Further consideration of the Hastings-Bass principle
Park J had to consider the scope of the Hastings-Bass principle in Breadner and others v Granville-Grossman and others20. There, a deed of appointment executed in 1976 contained a provision whereby the trusts appointed would continue in force unless the trustees exercised a power (contained in the appointment) before a given date. The power was exercised a day late. The beneficiaries taking under the 1976 appointment succeeded in having the late-executed deed of appointment declared invalid. One of the arguments put forward in favour of upholding the deed was that they should have executed it earlier so that the Hastings-Bass principle should be extended so that it allowed the Court to impose upon the trust fund the consequences of something that was not in fact done in time. Park J rejected that argument, rightly in my view.

Park J was of the view that the Hastings-Bass principle was:

`still at an early stage of development and the limits of it have not been established. There must be some limits. It cannot be right that, whenever trustees do something which they later regret and think that they ought not to have done, they can say that they never did it in the first place. Further, there is no reported decision (or, as far as I know, unreported decision) in which the principle has been applied so as to take away beneficial interests from the persons who are properly entitled to them under the trust instruments.`21

As to this passage, the consequence of declaring a deed of appointment invalid in accordance with the Hastings-Bass principle will surely affect beneficial interests created under it. Moreover, in Green v Cobham, the defendants to the application (the trustees of the appointment and the sole beneficiary under it) were content to have the deed invalidated. However, Park J is surely right to have reservations about the potential width of the Hastings-Bass principle.

A further argument was put forward concerning the validity of the earlier, 1976 deed. This was that on its true construction22 it was not a valid accumulation and maintenance settlement for Capital Transfer Tax purposes, contrary to what had been believed for 22 years. Therefore, it was argued, had the trustees realised that it failed to qualify they would not have executed it. Park J thought that the argument on construction was ‘abstruse and recondite’ even though it appeared to have merit. He was not prepared to allow the application of the Hastings-Bassprinciple so late after the event. He thought it would give rise to an ‘extreme and surprising result’23. He drew a comparison with the time limits applicable for judicial review and was of the view that,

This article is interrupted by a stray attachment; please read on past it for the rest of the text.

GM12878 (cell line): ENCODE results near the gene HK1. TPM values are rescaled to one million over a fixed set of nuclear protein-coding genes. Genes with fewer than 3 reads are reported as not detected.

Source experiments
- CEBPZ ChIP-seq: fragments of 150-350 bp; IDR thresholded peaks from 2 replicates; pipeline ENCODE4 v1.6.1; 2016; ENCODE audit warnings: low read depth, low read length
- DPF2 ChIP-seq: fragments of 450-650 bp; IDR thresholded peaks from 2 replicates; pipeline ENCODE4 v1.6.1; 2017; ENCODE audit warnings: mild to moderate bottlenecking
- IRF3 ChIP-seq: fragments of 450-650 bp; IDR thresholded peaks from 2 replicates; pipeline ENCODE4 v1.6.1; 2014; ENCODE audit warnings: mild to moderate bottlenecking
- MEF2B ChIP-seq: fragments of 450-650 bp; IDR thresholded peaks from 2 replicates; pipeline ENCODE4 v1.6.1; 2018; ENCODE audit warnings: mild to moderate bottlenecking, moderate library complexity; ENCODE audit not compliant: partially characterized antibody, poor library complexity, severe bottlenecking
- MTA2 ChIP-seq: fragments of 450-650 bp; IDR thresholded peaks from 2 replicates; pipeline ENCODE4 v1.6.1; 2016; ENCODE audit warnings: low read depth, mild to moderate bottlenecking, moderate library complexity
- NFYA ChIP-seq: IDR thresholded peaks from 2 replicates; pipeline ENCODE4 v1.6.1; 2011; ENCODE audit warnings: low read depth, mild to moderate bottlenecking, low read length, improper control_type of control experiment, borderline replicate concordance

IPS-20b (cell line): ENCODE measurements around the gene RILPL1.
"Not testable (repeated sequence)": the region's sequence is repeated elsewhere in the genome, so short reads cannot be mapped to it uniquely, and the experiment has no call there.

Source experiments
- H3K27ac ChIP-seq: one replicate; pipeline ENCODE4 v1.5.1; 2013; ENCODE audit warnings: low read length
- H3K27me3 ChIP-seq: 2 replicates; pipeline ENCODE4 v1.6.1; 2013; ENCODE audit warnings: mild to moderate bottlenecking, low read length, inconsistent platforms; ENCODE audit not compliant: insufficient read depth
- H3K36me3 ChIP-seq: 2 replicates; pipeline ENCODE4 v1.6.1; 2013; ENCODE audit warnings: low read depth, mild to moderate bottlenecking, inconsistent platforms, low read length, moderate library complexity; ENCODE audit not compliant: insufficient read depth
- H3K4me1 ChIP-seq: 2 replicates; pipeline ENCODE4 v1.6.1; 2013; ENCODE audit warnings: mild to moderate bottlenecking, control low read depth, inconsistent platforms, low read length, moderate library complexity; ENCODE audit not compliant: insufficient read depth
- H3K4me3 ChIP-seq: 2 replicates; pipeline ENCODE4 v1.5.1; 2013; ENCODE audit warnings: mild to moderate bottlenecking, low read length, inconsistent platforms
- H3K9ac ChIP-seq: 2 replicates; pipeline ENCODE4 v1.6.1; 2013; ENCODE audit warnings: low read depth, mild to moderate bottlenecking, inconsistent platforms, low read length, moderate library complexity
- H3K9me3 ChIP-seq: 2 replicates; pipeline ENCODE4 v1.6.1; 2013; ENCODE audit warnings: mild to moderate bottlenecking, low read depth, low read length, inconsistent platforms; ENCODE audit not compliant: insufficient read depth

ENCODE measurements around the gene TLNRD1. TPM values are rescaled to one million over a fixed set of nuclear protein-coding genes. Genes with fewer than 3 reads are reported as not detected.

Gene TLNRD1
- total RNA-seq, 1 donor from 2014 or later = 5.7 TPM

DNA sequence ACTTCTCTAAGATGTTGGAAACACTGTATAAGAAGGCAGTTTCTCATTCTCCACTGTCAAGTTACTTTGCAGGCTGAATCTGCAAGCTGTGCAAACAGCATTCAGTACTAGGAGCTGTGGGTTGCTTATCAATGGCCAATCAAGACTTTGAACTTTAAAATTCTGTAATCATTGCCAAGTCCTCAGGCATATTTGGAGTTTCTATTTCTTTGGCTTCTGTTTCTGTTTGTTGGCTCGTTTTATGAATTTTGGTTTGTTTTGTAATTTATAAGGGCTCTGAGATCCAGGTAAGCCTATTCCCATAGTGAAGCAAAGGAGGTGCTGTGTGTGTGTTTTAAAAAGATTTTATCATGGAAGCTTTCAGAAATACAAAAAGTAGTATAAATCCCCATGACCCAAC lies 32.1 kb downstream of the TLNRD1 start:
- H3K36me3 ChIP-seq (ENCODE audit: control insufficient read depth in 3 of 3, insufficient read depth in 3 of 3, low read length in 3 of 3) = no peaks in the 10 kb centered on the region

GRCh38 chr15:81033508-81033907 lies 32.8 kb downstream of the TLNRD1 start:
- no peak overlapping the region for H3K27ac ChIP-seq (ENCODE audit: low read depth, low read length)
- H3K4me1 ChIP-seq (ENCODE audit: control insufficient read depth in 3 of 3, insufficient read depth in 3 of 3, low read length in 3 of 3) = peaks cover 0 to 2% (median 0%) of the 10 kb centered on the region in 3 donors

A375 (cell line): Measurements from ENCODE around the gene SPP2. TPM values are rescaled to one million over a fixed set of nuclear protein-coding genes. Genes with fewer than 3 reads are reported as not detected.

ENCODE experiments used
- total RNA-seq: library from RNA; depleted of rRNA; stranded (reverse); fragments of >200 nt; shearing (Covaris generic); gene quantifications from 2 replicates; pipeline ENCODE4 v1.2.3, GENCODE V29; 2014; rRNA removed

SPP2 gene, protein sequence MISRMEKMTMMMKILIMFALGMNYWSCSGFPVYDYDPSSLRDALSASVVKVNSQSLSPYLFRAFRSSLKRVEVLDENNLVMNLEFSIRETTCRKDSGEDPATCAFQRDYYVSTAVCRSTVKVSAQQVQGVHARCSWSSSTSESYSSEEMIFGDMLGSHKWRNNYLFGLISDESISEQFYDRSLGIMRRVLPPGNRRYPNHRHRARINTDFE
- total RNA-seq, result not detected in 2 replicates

`it would be astonishing, and to my mind unacceptable, for the emergent Hastings-Bass principle to be capable of being invoked in an attempt to upset some action by trustees which may have been taken decades ago (as in this case), and on the basis of which many intervening decisions and actions have been taken`.

Readers can judge for themselves the level of enthusiasm felt by Park J for Green v Cobham from the following passage:

`I do not say that I disagree with the decision but …despite Green’s case there must be limits to how far the courts will allow the principle in Re Hastings-Bass (decd) to rescue trustees from the consequences of their tax planning misjudgments. I do not feel impelled to suggest precisely where the dividing line lies between a case like Green’s case, where the court will hold the appointment by trustees to have been invalid, and a case like this one, where in my judgment the court will not. I point out however that in Green’s case the capital gains tax consequences of the appointment, if it stood, were most serious, and were appreciated at an early date after the appointment had been made`.

It is clear why, in practical terms, Park J felt concerns. However, it is unclear whether those concerns may perhaps have been based upon a belief that, where the trustees’ decision to execute a deed of appointment is potentially capable of being challenged in the circumstances envisaged by the Hastings-Bass case, this leads to the deed being voidable rather than void. The judgement suggests that the doctrine of laches may be applicable to bar relief in cases where many years have elapsed and/or that third party rights may make it inequitable for such relief to be granted. However the third party rights will not have not been acquired for valuable consideration (unless there has subsequently been assignment by a beneficiary of his rights) so that the traditional equitable bar to rescission on this ground would not seem to be available. There does not appear to be any support for the view in previous cases dealing with theHastings-Bass principle that it leads to a deed of appointment being voidable as opposed to void. On the other hand Park J might have had in mind that he should refuse a declaration that the relevant deed was void in the exercise of his discretion. This might appear to be a more satisfactory basis for his decision.

Park J also felt that he was not entirely convinced that if the trustees had been advised, before executing the 1976 appointment that it might not qualify for favourable tax treatment, they might not have gone ahead and executed it in any event. This part of his reasoning seems to suggest that in order to have a deed of appointment declared void it is necessary to show that the trustees would as opposed to might have made a different decision had they not failed to have taken into account a consideration which they ought to have taken into account.